(Australian Associated Press)
Political hurdles remain in the way of the Morrison government’s hiring credit scheme for young unemployed Australians.
A parliamentary battle looms on attempts to cement safeguards in the plan.
The Senate – through Labor, the Greens, One Nation, Centre Alliance and independent Rex Patrick – voted to protect older workers from being sacked so bosses could benefit from hiring young employees.
But the government on Wednesday used its lower house numbers to reject the changes, sending the bill back to the Senate.
Labor used Question Time to focus on older unemployed workers locked out of the JobMaker subsidy scheme.
Prime Minister Scott Morrison said there other supports were already available for older workers.
He also insisted workers would be protected through the $4 billion plan.
“This leader of the opposition is so desperate, leading a party so divided, that he will use the fears and concerns of Australians in a pandemic to butter up support on his own backbench,” he said.
If the Senate decides to stick by the amendments, the bill could pinball back and forth between the chambers until a deal is stuck.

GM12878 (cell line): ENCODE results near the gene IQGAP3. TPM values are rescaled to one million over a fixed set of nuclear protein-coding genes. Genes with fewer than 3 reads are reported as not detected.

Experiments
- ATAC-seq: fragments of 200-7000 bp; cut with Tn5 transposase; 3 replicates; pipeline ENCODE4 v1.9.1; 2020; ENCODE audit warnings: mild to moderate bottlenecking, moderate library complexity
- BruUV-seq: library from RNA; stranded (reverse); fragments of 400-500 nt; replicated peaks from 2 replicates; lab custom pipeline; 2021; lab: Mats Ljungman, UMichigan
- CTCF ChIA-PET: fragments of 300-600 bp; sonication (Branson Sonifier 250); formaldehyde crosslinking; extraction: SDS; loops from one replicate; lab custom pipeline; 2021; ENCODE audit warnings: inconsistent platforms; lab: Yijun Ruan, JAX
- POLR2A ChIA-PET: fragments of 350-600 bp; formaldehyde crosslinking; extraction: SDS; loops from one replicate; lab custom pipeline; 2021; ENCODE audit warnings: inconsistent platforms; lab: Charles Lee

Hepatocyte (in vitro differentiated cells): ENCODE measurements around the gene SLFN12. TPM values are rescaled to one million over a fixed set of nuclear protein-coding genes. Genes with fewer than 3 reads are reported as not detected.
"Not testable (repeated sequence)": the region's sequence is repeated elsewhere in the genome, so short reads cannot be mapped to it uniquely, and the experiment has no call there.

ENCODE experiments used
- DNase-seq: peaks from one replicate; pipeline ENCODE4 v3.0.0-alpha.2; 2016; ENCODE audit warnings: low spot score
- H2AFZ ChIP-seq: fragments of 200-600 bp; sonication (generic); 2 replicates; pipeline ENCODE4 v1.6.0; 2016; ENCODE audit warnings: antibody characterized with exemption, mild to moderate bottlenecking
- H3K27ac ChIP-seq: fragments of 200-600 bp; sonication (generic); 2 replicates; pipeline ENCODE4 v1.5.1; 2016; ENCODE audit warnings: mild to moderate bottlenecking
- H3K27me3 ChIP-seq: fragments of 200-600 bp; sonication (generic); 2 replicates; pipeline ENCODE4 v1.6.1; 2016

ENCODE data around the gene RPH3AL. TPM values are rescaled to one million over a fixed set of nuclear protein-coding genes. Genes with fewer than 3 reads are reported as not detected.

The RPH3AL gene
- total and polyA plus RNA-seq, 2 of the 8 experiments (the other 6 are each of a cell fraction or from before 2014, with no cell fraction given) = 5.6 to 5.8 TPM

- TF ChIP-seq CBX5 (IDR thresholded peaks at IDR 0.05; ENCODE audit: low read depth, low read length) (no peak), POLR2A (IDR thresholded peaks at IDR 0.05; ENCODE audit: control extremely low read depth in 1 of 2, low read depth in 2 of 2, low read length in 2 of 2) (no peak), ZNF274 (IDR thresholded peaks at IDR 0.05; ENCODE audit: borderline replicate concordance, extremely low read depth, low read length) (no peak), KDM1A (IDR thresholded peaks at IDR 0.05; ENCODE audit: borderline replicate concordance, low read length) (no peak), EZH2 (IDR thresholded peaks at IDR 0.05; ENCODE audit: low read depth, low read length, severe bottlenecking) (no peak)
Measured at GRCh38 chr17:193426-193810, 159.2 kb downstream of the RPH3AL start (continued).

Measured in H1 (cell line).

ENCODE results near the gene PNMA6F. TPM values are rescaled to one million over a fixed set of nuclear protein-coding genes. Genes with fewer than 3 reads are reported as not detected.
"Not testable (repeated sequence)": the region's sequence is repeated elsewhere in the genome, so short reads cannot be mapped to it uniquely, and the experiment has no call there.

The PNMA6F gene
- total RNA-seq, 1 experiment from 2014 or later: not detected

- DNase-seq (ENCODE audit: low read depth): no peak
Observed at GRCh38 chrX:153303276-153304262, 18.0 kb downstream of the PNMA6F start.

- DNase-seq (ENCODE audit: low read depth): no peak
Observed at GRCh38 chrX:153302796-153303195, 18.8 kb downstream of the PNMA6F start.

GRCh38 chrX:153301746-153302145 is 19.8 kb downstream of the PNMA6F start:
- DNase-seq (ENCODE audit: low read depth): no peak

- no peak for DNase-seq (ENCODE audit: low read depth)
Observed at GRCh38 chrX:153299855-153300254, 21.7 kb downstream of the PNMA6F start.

Under the changes, companies found to have sacked a worker in order to get the payment would be disqualified, and transparent reporting requirements would be legislated.
Labor leader Anthony Albanese accused the government of not being “fair dinkum” about creating jobs.
“If this legislation is seriously about additional employment rather than about replacing existing workers, they have got to support this amendment,” he told parliament.
The hiring credit legislation does not provide fine detail on the scheme, instead giving Treasurer Josh Frydenberg power to make up the rules.
Employers that take on jobless people aged under 30 will receive $200 a week, while those who hire people aged between 30 and 35 will receive regular payments of $100.
It’s expected to create about 45,000 new jobs, despite the budget saying it would support 450,000.
Greens leader Adam Bandt was dismayed government members did not make a speech in parliament to explain why the amendments were not needed.
The government instead provided a written statement.
It argues explicit protections are unnecessary as the credit will not be available for workers who do not increase their headcount and payroll.
The government insists the scheme’s rules will require companies to keep records to back up their claims, and that Fair Work protections apply to employees.